Beginning with ”The Inimitable Jeeves’

Chronologically, the events of ‘The Inimitable Jeeves’ take place sometime between the first and the sixth chapters of ‘Carry On, Jeeves.‘  But it would be pedantic and unnecessary to read the stories in that order. ‘The Inimitable Jeeves’ makes an excellent introduction to the saga because no prior knowledge is required to enjoy and fully understand the stories. There are no plot spoilers or references to past events. Reading ‘The Inimitable Jeeves’ first won’t diminish your enjoyment of ‘Carry On, Jeeves’. The Inimitable Jeeves’ also introduces many of the saga’s recurring characters.

For modern readers who are unaccustomed to reading short stories, ‘The Inimitable Jeeves’ is also a more seamless collection than ‘Carry On Jeeves’. The stories, mostly published during 1922 in  Cosmopolitan (US) and  The Strand (UK) magazines, are more closely interconnected than the collection in ‘Carry On, Jeeves’.

Other possible beginnings

If you have a particular mania for chronological correctness, you could begin with the aforementioned My Man Jeeves (1919). Getting your hands on a copy may not be so easy, and as Wodehouse revised most of it for ‘Carry On, Jeeves’ there really isn’t much point. This is a volume best left for the Wodehouse fanatics (the ranks of whom, you may soon be joining).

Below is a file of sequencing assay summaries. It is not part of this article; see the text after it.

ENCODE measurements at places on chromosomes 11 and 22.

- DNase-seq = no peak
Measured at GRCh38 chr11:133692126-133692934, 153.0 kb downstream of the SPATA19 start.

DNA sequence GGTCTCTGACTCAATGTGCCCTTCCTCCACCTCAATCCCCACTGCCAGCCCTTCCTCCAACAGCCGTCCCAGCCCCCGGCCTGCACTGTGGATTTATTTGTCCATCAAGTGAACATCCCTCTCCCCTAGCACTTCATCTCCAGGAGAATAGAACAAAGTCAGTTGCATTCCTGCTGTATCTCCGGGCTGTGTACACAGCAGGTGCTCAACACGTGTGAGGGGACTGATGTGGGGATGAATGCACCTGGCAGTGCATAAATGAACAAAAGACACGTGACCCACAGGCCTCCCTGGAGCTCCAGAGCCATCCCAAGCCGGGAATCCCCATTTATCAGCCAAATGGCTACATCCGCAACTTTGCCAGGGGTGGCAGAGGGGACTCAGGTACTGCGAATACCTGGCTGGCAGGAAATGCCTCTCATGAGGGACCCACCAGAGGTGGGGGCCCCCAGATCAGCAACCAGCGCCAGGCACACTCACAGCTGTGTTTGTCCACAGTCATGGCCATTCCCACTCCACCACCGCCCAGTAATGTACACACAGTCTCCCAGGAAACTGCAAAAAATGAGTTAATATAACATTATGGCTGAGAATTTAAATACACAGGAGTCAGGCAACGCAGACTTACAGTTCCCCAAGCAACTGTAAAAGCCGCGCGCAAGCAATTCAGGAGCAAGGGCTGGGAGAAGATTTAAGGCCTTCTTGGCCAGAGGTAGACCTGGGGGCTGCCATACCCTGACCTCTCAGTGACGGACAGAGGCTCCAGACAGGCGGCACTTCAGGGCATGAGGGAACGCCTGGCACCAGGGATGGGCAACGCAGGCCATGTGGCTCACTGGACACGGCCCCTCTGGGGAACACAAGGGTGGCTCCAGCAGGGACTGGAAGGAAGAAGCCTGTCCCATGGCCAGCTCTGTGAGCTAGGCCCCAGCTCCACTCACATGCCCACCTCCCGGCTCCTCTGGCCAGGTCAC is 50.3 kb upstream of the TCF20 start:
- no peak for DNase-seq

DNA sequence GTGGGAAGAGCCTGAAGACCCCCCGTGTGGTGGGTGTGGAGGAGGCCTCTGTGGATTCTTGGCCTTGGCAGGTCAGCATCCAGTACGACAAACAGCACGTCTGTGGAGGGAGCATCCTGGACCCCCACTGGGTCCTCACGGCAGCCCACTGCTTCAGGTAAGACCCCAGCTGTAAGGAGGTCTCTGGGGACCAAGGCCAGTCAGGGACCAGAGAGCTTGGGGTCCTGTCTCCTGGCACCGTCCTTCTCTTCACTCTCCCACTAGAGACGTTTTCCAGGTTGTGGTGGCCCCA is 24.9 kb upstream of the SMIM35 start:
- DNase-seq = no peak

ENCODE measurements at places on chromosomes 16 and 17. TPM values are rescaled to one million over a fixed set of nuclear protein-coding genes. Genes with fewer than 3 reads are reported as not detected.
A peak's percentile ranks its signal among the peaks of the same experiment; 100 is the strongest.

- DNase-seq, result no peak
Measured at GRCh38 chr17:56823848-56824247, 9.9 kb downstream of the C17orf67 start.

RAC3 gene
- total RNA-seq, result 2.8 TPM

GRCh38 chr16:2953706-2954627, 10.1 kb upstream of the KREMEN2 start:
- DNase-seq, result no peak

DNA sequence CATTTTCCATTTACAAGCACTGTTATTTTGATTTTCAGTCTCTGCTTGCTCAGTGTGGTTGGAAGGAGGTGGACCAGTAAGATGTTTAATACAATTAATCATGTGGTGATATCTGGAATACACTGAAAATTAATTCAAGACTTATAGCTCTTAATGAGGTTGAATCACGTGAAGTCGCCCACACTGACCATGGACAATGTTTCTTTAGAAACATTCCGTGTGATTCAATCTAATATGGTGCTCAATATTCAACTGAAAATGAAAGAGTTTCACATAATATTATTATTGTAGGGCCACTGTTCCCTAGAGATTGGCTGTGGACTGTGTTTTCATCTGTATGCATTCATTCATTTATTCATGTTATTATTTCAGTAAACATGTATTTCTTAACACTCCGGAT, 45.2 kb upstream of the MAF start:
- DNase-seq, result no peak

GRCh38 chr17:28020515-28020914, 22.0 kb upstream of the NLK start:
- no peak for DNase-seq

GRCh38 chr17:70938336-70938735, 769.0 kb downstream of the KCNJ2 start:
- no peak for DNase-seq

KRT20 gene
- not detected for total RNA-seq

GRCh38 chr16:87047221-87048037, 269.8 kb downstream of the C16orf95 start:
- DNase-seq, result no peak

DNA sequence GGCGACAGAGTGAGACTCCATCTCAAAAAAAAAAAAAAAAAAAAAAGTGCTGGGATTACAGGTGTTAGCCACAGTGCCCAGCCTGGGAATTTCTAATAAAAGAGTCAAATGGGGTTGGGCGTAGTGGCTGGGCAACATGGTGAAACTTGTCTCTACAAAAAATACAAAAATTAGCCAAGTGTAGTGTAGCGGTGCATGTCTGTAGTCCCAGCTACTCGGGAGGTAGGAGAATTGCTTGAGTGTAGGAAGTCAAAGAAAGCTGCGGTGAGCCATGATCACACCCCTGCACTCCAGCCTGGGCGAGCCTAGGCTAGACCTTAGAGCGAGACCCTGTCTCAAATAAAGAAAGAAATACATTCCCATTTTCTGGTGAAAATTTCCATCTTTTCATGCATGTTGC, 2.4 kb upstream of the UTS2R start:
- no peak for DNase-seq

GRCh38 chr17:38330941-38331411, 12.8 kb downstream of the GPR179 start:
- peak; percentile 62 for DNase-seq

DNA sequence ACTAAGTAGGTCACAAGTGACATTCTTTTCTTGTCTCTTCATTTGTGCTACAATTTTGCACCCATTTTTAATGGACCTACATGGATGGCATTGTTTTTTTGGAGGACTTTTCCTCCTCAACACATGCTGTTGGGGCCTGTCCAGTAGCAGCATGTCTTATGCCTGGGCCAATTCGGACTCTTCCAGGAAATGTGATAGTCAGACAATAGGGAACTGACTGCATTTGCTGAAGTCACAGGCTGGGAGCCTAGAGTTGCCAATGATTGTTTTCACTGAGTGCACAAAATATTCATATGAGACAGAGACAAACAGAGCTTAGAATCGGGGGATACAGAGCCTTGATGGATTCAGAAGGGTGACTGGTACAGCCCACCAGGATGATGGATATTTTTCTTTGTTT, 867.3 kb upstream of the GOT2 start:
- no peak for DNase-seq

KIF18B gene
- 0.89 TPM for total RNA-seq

At the risk of complicating things further, a purist might scoff at the sort of slacker who begins with My Man Jeeves, when the first Jeeves story, ‘Extricating Young Gussie’, was published much earlier, in 1915 (not to be confused with the other ‘first’ Jeeves story, ‘Jeeves Takes Charge’, which was not the first written, but recounts Bertie and Jeeves’ first meeting). ‘Extricating Young Gussie’ appeared in the 1917 collection ‘The Man with Two Left Feet‘ and there is some question as to whether the Bertie who appeared here was a Wooster or a Mannering-Phipps. Do read it, if you can find a copy, but it’s not essential reading for the new Wodehouse reader.

Perhaps the most common approach to reading Wodehouse is to start with whichever book you happen to chance across and be perfectly content to devour the rest of them in whatever order you seize upon them. Many people have read Wodehouse this way, especially those of us who collected our books second-hand in the days before internet booksellers and modern reprintings of his work.

So to the modern reader seeking advice, I recommend ‘The Inimitable Jeeves’, but it’s advice you should feel free to ignore.

HP

References and further reading
The P G Wodehouse Society (UK)
Madam Eulalie (annotations)
My reading list for the Jeeves and Bertie Wooster stories